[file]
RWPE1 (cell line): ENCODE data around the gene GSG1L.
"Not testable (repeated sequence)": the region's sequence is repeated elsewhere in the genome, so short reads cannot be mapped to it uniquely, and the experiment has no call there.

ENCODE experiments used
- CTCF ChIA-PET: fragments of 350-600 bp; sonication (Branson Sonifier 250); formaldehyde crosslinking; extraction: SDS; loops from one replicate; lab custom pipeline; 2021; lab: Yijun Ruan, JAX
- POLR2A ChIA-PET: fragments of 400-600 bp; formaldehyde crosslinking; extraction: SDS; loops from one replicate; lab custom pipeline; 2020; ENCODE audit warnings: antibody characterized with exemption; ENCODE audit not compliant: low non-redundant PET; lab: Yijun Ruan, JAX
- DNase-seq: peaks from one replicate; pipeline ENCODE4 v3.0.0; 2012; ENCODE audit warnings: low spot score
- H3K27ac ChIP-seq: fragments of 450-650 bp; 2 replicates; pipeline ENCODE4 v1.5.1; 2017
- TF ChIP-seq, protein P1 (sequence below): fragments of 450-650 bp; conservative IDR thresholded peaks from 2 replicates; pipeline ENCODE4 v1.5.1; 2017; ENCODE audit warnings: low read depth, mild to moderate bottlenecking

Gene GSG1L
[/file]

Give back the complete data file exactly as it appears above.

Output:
RWPE1 (cell line): ENCODE data around the gene GSG1L.
"Not testable (repeated sequence)": the region's sequence is repeated elsewhere in the genome, so short reads cannot be mapped to it uniquely, and the experiment has no call there.

ENCODE experiments used
- CTCF ChIA-PET: fragments of 350-600 bp; sonication (Branson Sonifier 250); formaldehyde crosslinking; extraction: SDS; loops from one replicate; lab custom pipeline; 2021; lab: Yijun Ruan, JAX
- POLR2A ChIA-PET: fragments of 400-600 bp; formaldehyde crosslinking; extraction: SDS; loops from one replicate; lab custom pipeline; 2020; ENCODE audit warnings: antibody characterized with exemption; ENCODE audit not compliant: low non-redundant PET; lab: Yijun Ruan, JAX
- DNase-seq: peaks from one replicate; pipeline ENCODE4 v3.0.0; 2012; ENCODE audit warnings: low spot score
- H3K27ac ChIP-seq: fragments of 450-650 bp; 2 replicates; pipeline ENCODE4 v1.5.1; 2017
- TF ChIP-seq, protein P1 (sequence below): fragments of 450-650 bp; conservative IDR thresholded peaks from 2 replicates; pipeline ENCODE4 v1.5.1; 2017; ENCODE audit warnings: low read depth, mild to moderate bottlenecking

Gene GSG1L